Gout, Turkeys and Beer Songs
Well, this seems to have become an annual column, albeit largely due to inertia on my part. The Editor did ask me back in the Summer to investigate Bow Bells from the resurrected Truman’s Brewery but, although I managed to track down a pint of it (in that well-known “betwixt peal and curry” establishment, the Pride of Spitalfields), I never got round to my planned brewery visit. I will try to rectify that in due course.
I recently suffered a bout of gout for the first time. It was in the classic place, the big toe joint, and very painful it was too. Two pieces of advice given to me were:
Drink the juice of a lemon every day;
Give up drinking beer.
Needless to say, I’ve opted to try the first one.
Christmas is almost upon us and the usual gimmicky seasonal ales are appearing on the bar. Give them a wide berth I say. Far from being rich, tasty, heart-warming beers for a cold winter’s evening, they’re invariably weak, thin and pathetic. And I’m not the only one who thinks so; beer sommelier Sophie Atherton, writing in the Morning Advertiser last year, expressed the opinion that “with very few exceptions, they are all turkeys”.
However, there’s one seasonal beer worthy to be greatly revered. Adnams’ draught Tally Ho has been around for some years but I’d never had the opportunity to try it on account of its being only available during Christmas week in selected Adnams’ tied houses. So last December Mrs Bibendus and I set off on a pilgrimage to Southwold. The Sole Bay Inn opposite the brewery didn’t have any, so we settled for a pint of Old before trying our luck elsewhere. I was beginning to wish I’d made some enquiries beforehand but at our next stop, the Red Lion, there it was. And what a glorious treat! Dark, full-bodied and strong (7.5%) but not overly sweet. It was well worth the 250 mile round trip for a couple of pints (and no, I didn’t drive home afterwards – we’d booked into the Swan Hotel for the night). I rather think we’ll be going again this year.
For some inexplicable reason I awoke this morning thinking about the celebration of beer in song. There are plenty of traditional folk songs on the theme of beer and/or pubs: “Bring us in good ale”, “John Barleycorn”, “When Johnson’s ale was new”, “A jug of this”, “When the old Dun Cow caught fire” and “Three drunken maidens” to name but a few. The Suffolk singer Don Shepherd sang “Adnams’ Ale” on the 1978 album of the same name. He didn’t mention Tally Ho, at least not by name although it may well be the “draught barley wine; two glasses o’ thet and yu’ll lose track o’ time”.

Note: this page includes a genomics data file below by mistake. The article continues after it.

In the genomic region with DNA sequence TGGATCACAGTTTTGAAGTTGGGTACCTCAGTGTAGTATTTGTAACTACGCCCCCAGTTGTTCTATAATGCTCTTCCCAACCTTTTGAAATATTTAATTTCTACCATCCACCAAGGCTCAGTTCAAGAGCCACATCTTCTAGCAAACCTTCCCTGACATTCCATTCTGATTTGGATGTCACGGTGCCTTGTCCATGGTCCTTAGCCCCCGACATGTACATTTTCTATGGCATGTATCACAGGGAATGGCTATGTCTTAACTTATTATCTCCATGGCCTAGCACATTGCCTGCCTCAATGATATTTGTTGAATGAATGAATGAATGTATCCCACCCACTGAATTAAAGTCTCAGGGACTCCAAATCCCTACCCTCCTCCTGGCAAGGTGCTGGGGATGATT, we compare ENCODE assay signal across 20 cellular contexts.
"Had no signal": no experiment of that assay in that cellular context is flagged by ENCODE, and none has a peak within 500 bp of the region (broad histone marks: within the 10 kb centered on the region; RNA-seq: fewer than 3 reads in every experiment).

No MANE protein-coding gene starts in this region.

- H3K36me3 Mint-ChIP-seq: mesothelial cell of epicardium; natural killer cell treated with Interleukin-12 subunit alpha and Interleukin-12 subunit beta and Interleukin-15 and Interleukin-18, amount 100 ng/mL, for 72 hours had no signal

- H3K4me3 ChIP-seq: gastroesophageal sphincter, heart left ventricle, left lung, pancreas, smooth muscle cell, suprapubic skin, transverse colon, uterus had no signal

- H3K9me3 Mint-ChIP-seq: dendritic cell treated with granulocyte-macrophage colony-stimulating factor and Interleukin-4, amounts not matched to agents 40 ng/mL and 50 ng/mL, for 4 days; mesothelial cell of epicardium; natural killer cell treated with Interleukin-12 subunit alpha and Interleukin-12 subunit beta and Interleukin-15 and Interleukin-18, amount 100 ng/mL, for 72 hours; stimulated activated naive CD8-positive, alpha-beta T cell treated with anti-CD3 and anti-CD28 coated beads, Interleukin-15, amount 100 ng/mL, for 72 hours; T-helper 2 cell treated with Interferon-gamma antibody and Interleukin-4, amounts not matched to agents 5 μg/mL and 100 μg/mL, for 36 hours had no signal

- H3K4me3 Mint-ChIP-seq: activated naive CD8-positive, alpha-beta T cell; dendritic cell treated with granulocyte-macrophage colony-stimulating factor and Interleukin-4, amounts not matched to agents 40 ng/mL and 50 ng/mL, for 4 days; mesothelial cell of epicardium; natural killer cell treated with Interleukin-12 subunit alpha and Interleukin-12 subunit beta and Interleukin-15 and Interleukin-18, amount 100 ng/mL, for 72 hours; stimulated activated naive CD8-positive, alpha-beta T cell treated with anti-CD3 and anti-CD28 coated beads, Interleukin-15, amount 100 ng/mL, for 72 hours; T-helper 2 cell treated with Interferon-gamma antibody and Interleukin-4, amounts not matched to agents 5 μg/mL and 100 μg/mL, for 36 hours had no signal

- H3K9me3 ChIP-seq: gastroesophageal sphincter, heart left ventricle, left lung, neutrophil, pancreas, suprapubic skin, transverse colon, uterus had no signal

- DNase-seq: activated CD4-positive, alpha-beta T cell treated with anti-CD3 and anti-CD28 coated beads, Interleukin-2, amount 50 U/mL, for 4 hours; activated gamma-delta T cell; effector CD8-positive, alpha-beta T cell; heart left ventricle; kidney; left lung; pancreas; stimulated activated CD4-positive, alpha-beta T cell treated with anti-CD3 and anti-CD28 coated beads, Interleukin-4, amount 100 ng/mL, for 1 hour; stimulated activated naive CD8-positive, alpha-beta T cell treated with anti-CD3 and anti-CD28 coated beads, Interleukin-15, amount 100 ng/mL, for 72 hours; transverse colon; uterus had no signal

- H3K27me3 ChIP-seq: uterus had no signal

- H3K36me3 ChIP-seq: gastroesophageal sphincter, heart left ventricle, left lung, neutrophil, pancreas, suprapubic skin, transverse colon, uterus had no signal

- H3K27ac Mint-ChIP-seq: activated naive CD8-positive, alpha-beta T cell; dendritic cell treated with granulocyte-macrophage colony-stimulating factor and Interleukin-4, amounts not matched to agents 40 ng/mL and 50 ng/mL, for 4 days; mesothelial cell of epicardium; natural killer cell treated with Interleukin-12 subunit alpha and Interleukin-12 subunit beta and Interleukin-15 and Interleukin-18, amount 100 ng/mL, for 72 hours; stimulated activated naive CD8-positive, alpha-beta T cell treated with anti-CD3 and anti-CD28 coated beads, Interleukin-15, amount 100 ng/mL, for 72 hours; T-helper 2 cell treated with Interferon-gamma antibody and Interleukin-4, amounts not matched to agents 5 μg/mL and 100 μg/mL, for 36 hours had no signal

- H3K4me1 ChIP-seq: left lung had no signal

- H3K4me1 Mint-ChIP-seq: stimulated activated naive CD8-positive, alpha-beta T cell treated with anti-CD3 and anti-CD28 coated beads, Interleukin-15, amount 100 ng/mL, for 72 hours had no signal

Then there are wassail songs. Carol singing can be thirsty work and it seems the waits of yore were accustomed to carry a wooden bowl in which to collect gifts of ale. They expected good stuff too:
“Come butler, come fill us a bowl of the best,
And we hope that your soul in Heaven may rest,
But if you do draw us a bowl of the small
Then down will go butler, bowl and all.”
But the other day I came across a most unusual work in the genre: “Brewery Tap”, originally written for bagpipes and re-scored for handbells (plus drum) by Luke Nabeta of the Forté Handbell Quartet. If you haven’t heard of this group, do have a look on YouTube or Facebook. Their performances, whether ringing with a full 5 octave set “off the table” or four-in-hand, are amazing and not just to listen to - the “choreography” is something else (see the Halleluiah Chorus).
A final thought, with 2018 looming large (nothing to do with beer). In my early days of ringing I often used to attend the practice at Ringwood. The Captain was Bill Cheater, who had started a new band after WW1 and had been there ever since. One of that band was F E (Ted) Collins. Ted had spent most of the intervening years in Croydon, working as a bellhanger for Gillett & Johnson and becoming Ringing Master at Croydon parish church and twice master of the ASCY, and had recently returned to Ringwood on his retirement.
I recall one evening when Ted, pointing to the board recording the first local band peal (1924), said to Bill “Can you believe it’s over 40 years since we rang that peal?” To my teenaged ears, listening to two sexagenarians reminiscing, it sounded an awfully long time. It’s therefore sobering to reflect that a further 50 years have passed since that day and I’m now one of the older generation of ringers. Tempus fugit. Happy New Year!
Reproduced by kind permission of The Ringing World.
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